Family flees house fire |

Family flees house fire

A fire damaged a house on the edge of Thaynes Canyon on Thursday, the Park City Fire District said, and investigators say it appears homebuilders years ago did not safely construct the area near a fireplace.

The Park City Fire District was called to 2482 Morning Star Court at 9:51 p.m. after a chimney fire was reported. Seven minutes later, firefighters arrived and saw flames and smoke on the house’s third floor, near the chimney chase, the Fire District said.

A husband and wife had fled the house with their infant by the time the firefighters got to the house. The husband had called 911 reporting there was smoke inside the house, according to Bob Zanetti, an assistant fire chief.

He said the firefighters quickly put down the flames, but they spent about 90 minutes at the house extinguishing the fire, which burned behind the chimney and inside the roof.

"They were pretty fortunate that it didn’t burn down the house," Zanetti said, calling the blaze a "significant fire."

He said 18 people from the Fire District responded, and three firefighters went to the roof to put the fire out. The Fire District said three engines and another truck went to the house.

"We were up there for a while because we had to do a lot of overhaul," he said, describing the final steps in putting out a fire.

The Fire District said the blaze caused about $50,000 in damage.

The Summit County Assessor’s Office said Gloria and Jack Johnson own the house. It is valued at $1,646,414, according to the Assessor’s Office. Jack Johnson did not immediately return a phone message.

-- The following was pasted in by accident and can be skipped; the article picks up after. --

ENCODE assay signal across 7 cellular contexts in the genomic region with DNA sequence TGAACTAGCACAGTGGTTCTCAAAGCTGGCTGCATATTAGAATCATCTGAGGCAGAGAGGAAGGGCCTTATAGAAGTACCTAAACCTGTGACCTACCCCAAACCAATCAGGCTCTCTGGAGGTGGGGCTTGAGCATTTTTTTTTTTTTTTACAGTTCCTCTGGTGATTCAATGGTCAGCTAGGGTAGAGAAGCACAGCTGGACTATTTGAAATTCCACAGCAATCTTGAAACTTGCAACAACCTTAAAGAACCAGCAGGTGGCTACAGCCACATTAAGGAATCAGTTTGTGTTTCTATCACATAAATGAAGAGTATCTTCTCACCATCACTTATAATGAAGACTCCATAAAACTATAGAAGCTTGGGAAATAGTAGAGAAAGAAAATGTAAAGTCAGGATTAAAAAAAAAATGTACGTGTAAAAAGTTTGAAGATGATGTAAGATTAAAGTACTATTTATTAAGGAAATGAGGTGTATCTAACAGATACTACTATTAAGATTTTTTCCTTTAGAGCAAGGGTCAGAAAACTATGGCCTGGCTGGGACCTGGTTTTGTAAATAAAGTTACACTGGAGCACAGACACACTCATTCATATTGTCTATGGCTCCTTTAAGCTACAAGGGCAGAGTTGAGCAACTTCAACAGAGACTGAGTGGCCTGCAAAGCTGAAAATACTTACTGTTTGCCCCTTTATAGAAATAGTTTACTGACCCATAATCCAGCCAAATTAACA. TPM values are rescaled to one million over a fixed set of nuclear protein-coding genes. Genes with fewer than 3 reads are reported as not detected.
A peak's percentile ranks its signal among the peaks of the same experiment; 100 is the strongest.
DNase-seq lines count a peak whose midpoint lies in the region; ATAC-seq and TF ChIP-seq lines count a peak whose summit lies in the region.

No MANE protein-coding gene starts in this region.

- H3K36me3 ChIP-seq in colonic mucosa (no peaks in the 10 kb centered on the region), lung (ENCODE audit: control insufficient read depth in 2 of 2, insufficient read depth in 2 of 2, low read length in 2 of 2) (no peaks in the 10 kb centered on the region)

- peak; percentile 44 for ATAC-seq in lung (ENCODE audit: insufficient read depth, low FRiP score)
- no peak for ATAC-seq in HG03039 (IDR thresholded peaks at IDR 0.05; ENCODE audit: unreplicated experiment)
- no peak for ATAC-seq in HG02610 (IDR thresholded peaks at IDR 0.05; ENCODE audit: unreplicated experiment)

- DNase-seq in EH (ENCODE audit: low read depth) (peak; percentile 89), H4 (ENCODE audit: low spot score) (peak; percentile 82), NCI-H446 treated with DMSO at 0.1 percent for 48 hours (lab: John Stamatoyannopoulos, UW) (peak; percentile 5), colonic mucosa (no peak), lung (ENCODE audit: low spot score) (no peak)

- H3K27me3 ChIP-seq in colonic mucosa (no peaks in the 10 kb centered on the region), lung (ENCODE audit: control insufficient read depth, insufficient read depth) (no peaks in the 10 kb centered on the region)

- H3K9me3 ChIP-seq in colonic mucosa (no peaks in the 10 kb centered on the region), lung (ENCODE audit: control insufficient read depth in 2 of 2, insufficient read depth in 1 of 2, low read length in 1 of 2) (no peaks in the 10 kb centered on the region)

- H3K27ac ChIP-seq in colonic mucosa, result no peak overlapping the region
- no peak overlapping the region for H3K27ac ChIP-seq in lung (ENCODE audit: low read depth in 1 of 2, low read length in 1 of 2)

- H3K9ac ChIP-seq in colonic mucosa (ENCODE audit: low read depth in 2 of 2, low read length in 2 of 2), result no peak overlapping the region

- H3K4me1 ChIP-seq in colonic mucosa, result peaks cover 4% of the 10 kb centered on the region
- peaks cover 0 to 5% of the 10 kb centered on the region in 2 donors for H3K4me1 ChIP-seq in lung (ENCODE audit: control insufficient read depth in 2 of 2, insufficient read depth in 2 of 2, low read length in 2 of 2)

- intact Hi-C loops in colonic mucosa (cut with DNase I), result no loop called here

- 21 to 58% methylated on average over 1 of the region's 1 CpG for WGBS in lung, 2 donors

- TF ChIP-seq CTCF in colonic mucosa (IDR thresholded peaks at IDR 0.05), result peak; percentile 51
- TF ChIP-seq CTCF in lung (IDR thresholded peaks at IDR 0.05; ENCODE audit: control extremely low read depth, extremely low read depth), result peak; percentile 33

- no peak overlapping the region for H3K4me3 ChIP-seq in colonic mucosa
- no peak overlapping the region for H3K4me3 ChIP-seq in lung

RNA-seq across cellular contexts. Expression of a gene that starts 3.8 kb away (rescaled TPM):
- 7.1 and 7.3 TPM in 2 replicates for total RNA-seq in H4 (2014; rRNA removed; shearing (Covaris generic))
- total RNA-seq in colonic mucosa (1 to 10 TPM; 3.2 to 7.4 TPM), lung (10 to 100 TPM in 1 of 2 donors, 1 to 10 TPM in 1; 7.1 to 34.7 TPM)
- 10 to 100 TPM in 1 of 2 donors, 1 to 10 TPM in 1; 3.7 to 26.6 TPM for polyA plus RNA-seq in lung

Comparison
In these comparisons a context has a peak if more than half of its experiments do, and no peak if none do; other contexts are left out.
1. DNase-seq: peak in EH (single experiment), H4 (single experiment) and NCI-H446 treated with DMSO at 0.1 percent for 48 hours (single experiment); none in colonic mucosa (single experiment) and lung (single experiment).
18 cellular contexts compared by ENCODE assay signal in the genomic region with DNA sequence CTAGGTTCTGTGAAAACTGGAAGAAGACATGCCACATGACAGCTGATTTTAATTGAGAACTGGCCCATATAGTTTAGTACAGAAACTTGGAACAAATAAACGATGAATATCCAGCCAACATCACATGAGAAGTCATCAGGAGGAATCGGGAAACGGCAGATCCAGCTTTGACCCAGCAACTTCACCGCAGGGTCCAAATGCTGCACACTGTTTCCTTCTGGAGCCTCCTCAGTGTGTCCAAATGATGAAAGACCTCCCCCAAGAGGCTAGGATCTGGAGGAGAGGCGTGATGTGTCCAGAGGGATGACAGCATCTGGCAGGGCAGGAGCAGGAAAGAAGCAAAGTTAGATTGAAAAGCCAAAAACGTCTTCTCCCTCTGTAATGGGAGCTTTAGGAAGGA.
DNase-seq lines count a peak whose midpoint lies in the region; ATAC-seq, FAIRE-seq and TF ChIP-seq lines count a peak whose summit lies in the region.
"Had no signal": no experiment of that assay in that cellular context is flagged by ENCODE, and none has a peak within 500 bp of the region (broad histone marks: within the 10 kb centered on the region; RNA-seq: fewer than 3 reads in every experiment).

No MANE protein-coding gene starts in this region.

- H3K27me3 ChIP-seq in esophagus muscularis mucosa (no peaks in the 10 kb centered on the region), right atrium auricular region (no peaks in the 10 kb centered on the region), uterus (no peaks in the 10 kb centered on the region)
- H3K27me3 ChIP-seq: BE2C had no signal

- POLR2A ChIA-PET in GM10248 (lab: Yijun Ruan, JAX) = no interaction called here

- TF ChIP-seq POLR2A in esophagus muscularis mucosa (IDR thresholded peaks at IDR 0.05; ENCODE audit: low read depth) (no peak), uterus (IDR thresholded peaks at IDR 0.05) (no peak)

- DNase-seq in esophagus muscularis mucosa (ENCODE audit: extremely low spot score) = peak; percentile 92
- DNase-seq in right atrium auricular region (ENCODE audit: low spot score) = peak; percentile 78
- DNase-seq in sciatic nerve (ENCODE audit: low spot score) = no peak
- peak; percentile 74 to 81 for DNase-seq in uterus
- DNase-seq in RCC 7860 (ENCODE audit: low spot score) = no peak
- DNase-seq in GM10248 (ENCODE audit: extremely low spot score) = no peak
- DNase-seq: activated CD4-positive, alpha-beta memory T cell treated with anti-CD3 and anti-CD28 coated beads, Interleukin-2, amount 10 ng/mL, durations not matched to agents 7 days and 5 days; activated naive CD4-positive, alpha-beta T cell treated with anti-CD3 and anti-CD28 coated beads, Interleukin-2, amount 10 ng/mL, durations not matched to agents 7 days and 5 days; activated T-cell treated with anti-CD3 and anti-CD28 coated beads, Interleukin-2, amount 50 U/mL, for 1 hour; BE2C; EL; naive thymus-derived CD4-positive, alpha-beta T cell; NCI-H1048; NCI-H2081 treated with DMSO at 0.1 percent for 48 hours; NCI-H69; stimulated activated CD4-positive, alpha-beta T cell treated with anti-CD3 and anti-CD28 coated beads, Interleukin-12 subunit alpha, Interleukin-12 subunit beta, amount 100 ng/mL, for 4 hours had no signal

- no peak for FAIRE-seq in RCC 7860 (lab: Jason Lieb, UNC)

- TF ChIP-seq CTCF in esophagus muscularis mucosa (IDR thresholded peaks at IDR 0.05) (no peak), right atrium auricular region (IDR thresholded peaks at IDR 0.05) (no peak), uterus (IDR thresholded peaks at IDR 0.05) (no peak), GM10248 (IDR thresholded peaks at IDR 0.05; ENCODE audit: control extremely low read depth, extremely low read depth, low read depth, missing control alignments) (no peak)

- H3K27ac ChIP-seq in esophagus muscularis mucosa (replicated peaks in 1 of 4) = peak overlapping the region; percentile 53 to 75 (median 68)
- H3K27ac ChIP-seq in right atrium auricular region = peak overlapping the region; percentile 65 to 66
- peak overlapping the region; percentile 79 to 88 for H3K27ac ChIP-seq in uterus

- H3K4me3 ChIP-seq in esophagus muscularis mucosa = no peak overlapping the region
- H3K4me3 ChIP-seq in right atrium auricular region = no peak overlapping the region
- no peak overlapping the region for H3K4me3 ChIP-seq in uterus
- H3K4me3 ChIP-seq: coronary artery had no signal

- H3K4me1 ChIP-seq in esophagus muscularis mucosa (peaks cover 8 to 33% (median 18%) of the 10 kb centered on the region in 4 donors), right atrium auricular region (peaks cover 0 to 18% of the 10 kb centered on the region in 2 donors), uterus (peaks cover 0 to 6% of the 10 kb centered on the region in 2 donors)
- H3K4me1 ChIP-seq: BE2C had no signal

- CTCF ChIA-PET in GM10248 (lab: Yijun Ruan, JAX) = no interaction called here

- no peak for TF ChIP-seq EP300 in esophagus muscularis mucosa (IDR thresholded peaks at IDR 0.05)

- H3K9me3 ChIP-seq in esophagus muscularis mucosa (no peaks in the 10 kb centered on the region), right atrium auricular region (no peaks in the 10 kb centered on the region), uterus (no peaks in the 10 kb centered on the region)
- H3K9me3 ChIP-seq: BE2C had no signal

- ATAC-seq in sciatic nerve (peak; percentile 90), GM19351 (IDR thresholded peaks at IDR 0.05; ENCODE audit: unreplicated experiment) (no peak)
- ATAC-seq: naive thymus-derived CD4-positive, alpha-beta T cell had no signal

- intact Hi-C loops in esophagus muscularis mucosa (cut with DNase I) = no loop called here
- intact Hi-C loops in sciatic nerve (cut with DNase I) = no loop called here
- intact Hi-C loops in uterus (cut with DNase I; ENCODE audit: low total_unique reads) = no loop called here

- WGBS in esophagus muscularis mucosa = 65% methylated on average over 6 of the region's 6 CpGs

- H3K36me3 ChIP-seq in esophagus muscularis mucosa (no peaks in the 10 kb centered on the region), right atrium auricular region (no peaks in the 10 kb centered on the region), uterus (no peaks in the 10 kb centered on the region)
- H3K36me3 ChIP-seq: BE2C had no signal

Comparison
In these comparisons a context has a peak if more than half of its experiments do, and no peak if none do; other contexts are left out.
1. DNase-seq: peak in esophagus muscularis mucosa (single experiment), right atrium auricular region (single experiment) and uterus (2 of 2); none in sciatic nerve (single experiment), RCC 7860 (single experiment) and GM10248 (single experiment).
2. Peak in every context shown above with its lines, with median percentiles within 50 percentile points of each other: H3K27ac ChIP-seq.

City Hall’s chief building official, Ron Ivie, who investigated, said the people inside are related to the owners. The woman and child were sleeping, but the man was awake when a smoke detector sounded, he said.

"They were able to get out with no difficulty in that regard," Ivie said.

Ivie said the people in the house had a fire in the fireplace before the blaze. The fire crept up a wooden wall behind the fireplace, he said.

The fireplace was probably built in the late 1970s and it should not have had wood behind it, Ivie said. The wooden wall was not visible, he said.

"I don’t know how anybody would have known," he said.

Ivie said he wants the fireplace reconstructed without the wood. He estimates that could cost several thousand dollars. He said a similar fire could have started whenever the fireplace was used, and Ivie cannot explain why one did not break out until Thursday.

"I have no idea. That should have happened long before now," he said.

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